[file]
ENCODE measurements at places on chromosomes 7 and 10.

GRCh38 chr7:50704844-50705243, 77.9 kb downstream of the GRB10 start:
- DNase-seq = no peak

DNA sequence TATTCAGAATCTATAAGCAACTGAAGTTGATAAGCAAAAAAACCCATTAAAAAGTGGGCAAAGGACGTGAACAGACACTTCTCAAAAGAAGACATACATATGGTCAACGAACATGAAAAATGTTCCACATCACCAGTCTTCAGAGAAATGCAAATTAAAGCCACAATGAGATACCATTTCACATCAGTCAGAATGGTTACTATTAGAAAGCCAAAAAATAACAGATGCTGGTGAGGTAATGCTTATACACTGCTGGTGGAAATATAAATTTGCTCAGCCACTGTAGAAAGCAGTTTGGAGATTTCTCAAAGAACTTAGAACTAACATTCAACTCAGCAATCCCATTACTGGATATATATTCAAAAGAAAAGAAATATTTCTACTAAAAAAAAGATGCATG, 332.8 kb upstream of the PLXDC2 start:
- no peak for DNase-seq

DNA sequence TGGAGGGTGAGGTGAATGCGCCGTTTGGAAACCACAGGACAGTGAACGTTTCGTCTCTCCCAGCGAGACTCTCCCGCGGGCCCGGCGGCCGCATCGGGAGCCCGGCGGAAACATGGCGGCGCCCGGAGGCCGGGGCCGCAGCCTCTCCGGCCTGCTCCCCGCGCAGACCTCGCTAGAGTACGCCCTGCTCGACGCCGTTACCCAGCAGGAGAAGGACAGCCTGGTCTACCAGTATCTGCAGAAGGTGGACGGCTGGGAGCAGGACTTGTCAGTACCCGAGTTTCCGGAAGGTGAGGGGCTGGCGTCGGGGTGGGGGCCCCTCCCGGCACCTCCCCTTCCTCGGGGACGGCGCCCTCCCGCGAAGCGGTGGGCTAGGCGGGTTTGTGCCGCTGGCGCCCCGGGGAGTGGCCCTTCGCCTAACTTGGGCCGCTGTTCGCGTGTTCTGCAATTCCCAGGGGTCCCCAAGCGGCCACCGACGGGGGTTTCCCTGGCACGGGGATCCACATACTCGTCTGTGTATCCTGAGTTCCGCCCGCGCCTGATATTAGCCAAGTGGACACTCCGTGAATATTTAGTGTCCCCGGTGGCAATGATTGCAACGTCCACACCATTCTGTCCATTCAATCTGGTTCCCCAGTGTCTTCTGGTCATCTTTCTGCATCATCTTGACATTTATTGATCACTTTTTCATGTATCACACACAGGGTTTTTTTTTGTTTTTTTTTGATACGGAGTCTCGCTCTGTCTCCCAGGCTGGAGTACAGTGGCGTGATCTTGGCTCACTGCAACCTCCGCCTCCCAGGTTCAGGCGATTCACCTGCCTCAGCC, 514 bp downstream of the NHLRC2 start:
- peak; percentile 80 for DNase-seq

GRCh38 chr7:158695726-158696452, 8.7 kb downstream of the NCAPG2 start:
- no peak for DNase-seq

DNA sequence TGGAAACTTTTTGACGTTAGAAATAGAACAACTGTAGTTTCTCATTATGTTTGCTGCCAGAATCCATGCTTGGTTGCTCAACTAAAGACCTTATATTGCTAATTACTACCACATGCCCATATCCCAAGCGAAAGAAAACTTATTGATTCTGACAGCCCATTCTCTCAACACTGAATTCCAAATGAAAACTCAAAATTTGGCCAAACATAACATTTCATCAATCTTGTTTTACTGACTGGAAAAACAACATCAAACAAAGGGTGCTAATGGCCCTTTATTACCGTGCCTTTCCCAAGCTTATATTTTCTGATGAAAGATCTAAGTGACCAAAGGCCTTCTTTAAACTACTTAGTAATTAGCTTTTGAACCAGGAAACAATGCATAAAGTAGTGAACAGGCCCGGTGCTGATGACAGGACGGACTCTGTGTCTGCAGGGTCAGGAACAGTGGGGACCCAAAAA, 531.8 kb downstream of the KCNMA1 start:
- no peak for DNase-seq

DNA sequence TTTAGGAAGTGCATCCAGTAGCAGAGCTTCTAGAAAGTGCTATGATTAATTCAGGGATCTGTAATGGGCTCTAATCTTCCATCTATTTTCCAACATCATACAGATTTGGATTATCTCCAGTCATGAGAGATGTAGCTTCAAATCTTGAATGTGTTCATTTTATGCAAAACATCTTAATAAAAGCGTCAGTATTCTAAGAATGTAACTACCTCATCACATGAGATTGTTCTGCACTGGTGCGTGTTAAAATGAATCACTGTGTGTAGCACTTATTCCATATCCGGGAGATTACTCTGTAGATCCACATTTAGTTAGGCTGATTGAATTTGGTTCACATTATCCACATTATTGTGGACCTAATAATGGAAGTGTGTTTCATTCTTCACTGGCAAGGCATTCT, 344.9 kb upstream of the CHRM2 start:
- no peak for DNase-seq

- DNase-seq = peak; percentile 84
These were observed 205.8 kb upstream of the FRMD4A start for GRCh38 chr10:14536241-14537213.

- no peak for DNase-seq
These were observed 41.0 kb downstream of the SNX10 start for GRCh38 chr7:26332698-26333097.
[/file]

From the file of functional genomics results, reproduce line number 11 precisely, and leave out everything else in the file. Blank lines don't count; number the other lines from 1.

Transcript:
- no peak for DNase-seq